13 Presentations
14 Presentations
15 Review of the Semester  
16 Review of the Semester  

 

Course Notes/Textbooks Scholarly books, book chapters, articles power point presentations
Suggested Readings/Materials Recommended readings (further published works and scholarship on European diplomatic and military history)

 

EVALUATION SYSTEM

Semester Activities Number Weigthing
Participation
2
10
Laboratory / Application
Field Work
Quizzes / Studio Critiques
Homework / Assignments
Presentation / Jury
1
25
Project
1
35
Seminar / Workshop
Oral Exams
Midterm
1
30
Final Exam
Total

Weighting of Semester Activities on the Final Grade
5
100
Weighting of End-of-Semester Activities on the Final Grade
Total

ECTS / WORKLOAD TABLE

Semester Activities Number Duration (Hours) Workload
Theoretical Course Hours
(Including exam week: 16 x total hours)
16
3
48
Laboratory / Application Hours
(Including exam week: 16 x total hours)
16
Study Hours Out of Class
14
5
Field Work
Quizzes / Studio Critiques
Homework / Assignments
Presentation / Jury
1
40
Project
1
60
Seminar / Workshop
Oral Exam
Midterms
1
38
Final Exam
    Total
256

 

COURSE LEARNING OUTCOMES AND PROGRAM QUALIFICATIONS RELATIONSHIP

#
Program Competencies/Outcomes
* Contribution Level
1
2
3
4
5
1

To be able to improve and deepen the theoretical and conceptual proficiencies on Political Science and International Relations.

X
2

To be able to evaluate critically and analytically the relationships between various factors in the discipline of Political Science and International Relations such as structures, actors, institutions and culture at an advanced level.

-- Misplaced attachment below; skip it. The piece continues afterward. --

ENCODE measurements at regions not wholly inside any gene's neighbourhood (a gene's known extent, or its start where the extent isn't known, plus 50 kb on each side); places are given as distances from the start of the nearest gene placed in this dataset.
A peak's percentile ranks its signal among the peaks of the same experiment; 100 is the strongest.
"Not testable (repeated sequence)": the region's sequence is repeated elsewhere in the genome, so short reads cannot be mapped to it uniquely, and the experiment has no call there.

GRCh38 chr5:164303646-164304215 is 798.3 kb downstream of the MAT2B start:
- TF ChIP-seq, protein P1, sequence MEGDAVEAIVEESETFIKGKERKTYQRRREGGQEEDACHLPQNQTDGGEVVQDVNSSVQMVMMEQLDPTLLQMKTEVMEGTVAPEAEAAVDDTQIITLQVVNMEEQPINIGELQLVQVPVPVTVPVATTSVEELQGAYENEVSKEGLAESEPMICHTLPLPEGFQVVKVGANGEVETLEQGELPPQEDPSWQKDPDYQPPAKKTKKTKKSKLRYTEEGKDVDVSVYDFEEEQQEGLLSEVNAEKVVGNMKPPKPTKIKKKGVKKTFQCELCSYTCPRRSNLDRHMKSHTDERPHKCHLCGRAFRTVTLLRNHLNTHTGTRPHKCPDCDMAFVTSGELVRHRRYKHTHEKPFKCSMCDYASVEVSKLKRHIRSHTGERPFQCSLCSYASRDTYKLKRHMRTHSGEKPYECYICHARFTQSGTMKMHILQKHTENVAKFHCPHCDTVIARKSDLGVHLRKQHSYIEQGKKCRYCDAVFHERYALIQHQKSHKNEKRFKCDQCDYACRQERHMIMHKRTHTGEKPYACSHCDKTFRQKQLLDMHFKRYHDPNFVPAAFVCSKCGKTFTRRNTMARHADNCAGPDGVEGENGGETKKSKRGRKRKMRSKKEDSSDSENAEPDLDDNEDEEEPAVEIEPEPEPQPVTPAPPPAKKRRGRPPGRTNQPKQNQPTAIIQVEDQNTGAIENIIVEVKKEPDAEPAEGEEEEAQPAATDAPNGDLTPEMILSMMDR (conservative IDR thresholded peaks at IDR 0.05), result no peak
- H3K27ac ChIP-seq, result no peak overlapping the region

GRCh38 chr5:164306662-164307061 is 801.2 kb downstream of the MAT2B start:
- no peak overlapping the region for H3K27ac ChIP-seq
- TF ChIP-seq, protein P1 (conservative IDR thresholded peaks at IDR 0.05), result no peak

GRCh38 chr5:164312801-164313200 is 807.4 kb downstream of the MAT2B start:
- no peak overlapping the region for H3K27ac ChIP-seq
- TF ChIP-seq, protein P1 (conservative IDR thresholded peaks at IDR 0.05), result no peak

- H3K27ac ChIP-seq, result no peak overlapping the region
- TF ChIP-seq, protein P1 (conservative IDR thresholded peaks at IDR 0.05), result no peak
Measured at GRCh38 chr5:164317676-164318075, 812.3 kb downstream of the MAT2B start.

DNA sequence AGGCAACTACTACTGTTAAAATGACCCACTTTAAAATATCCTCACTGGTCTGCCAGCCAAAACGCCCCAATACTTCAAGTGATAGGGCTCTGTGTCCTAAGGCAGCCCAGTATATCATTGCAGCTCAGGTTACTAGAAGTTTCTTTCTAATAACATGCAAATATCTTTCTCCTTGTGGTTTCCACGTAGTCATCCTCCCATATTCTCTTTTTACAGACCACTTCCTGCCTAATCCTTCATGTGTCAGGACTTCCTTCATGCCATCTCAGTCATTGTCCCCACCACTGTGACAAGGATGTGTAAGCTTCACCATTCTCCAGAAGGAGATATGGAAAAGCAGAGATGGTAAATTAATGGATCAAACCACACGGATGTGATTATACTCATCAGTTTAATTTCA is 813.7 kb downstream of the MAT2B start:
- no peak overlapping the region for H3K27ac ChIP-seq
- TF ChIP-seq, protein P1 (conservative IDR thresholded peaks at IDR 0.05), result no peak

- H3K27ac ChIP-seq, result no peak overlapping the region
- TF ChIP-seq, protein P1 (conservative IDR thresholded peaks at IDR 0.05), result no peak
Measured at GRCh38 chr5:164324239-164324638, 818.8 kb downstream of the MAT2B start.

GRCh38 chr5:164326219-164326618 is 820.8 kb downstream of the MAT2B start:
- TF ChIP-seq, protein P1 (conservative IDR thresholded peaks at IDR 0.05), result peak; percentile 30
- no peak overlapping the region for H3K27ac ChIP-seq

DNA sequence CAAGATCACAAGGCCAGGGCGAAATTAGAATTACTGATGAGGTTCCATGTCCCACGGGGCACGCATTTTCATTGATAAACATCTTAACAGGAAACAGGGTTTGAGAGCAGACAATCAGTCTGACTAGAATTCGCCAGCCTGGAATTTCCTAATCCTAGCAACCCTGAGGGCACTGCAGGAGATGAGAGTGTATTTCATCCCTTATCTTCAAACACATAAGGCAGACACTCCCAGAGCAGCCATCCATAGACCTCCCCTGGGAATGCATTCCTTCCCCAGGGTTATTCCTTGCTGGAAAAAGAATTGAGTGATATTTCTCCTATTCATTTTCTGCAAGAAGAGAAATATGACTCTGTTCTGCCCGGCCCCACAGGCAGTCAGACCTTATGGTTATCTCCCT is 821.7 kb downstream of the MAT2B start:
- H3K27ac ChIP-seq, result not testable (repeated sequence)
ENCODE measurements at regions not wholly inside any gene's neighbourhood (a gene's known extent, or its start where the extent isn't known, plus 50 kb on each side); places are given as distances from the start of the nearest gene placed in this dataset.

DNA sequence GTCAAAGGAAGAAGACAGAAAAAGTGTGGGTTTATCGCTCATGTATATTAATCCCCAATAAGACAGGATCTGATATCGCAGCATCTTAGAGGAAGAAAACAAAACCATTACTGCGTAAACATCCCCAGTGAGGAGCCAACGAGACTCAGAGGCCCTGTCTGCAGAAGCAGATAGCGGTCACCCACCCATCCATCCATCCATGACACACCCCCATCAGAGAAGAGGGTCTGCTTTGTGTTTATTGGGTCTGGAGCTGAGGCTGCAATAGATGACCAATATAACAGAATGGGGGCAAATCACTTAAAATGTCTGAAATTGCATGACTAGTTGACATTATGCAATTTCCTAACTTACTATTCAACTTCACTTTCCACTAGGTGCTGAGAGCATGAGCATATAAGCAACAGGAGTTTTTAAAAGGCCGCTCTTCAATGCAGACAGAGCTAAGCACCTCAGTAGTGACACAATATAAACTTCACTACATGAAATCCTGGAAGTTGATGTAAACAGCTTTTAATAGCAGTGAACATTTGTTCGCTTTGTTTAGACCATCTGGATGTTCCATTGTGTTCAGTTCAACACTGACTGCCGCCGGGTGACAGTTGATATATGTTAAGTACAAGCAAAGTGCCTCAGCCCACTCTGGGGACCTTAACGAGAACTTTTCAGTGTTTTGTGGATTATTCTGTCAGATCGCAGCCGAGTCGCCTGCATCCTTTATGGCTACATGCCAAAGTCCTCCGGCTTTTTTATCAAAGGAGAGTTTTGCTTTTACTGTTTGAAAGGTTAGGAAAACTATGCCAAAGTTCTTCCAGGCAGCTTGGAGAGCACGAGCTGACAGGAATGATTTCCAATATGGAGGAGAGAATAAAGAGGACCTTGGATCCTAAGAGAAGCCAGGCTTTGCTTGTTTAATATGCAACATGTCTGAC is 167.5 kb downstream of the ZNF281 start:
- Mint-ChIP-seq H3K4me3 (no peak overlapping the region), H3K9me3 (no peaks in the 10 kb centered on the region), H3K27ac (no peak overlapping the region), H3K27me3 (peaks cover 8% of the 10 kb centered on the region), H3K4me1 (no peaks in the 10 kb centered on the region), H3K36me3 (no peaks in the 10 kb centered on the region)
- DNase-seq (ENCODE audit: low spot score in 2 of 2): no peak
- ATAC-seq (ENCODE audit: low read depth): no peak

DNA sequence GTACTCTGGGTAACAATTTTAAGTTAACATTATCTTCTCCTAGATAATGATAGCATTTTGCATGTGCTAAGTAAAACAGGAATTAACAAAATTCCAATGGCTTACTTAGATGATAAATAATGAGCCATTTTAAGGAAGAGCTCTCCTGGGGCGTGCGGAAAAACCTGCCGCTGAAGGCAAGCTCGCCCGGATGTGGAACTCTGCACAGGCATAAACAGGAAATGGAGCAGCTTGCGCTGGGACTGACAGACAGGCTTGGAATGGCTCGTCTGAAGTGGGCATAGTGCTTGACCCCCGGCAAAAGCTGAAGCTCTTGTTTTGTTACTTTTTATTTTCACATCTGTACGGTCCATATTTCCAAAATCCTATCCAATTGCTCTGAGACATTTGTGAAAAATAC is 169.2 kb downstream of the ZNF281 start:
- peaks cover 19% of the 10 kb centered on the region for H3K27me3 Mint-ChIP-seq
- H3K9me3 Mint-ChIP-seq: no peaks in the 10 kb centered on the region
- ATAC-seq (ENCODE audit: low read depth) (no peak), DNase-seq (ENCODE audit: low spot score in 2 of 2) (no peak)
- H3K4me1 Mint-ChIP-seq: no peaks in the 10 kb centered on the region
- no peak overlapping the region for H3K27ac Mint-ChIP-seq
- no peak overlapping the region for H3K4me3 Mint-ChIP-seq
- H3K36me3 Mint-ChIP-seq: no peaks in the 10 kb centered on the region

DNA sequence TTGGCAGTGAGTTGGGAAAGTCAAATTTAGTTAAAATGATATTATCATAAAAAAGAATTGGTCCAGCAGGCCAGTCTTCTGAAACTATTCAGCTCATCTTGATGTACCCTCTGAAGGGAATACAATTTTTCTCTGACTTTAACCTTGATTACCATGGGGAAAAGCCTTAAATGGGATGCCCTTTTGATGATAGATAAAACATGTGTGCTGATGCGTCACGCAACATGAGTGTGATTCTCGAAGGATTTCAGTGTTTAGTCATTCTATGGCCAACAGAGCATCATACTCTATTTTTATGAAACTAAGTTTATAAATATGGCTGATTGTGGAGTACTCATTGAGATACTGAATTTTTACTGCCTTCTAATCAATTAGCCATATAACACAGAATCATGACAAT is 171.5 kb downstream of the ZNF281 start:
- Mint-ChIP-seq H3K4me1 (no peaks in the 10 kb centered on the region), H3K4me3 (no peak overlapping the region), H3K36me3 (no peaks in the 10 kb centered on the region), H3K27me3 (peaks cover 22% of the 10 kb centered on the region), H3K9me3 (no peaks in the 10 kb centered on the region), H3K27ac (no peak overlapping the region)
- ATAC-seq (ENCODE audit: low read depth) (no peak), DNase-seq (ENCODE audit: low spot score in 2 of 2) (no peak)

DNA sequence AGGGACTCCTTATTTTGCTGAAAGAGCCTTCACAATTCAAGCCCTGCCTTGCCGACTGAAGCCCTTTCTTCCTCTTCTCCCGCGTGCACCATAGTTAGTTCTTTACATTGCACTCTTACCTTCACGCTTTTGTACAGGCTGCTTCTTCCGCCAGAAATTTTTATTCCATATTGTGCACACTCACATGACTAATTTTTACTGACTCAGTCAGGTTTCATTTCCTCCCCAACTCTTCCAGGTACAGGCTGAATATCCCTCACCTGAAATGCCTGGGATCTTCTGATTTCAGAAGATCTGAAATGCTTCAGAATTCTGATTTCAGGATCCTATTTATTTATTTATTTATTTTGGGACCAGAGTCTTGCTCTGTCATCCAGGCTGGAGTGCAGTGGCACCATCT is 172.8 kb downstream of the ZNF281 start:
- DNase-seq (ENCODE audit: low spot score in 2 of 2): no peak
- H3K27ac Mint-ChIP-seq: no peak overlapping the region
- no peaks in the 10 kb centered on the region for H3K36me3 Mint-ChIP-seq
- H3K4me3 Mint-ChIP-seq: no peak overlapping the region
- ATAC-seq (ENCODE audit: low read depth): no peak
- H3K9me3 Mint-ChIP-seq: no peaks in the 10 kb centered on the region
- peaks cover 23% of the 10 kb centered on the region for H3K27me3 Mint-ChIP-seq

X
3

To be able to determine the theoretical and empirical gaps in Political Science and International Relations literature and gain the ability of questioning at an advanced level.

X
4

To be able to gain the ability to develop innovative, leading and original arguments in order to fill the gaps in Political Science and International Relations literature.

X
5

To be able to gather, analyze, and interpret the data by using advanced qualitative or quantitative research methods in Political Science and International Relations.

X
6

To be able to develop original academic works and publish scientific articles in refereed national or international indexed journals in the field of Political Science and International Relations.

X
7

To be able to describe individual research and contemporary developments in Political Science and International Relations in written, oral, and visual forms.

X
8

To be able to take responsibility in an individual capacity and/or as part of a team in generating innovative and analytical solutions to the problems that arise in relation to the politics in daily life.

X
9

To be able to develop projects in determining the institutional and political instruments for conflict resolution in national and international politics.

10

To be able to prepare an original thesis in Political Science and International Relations based on scientific criteria.

X
11

To be able to follow new research and developments, publish scientific articles and participate the debates in academic meetings in Political Science and International Relations through a foreign language.

X
12

To be able to have ethical, social and scientific values in the stages throughout the processes of gathering, interpreting, disseminating and implementing data relevant to Political Science and International Relations. 

X

*1 Lowest, 2 Low, 3 Average, 4 High, 5 Highest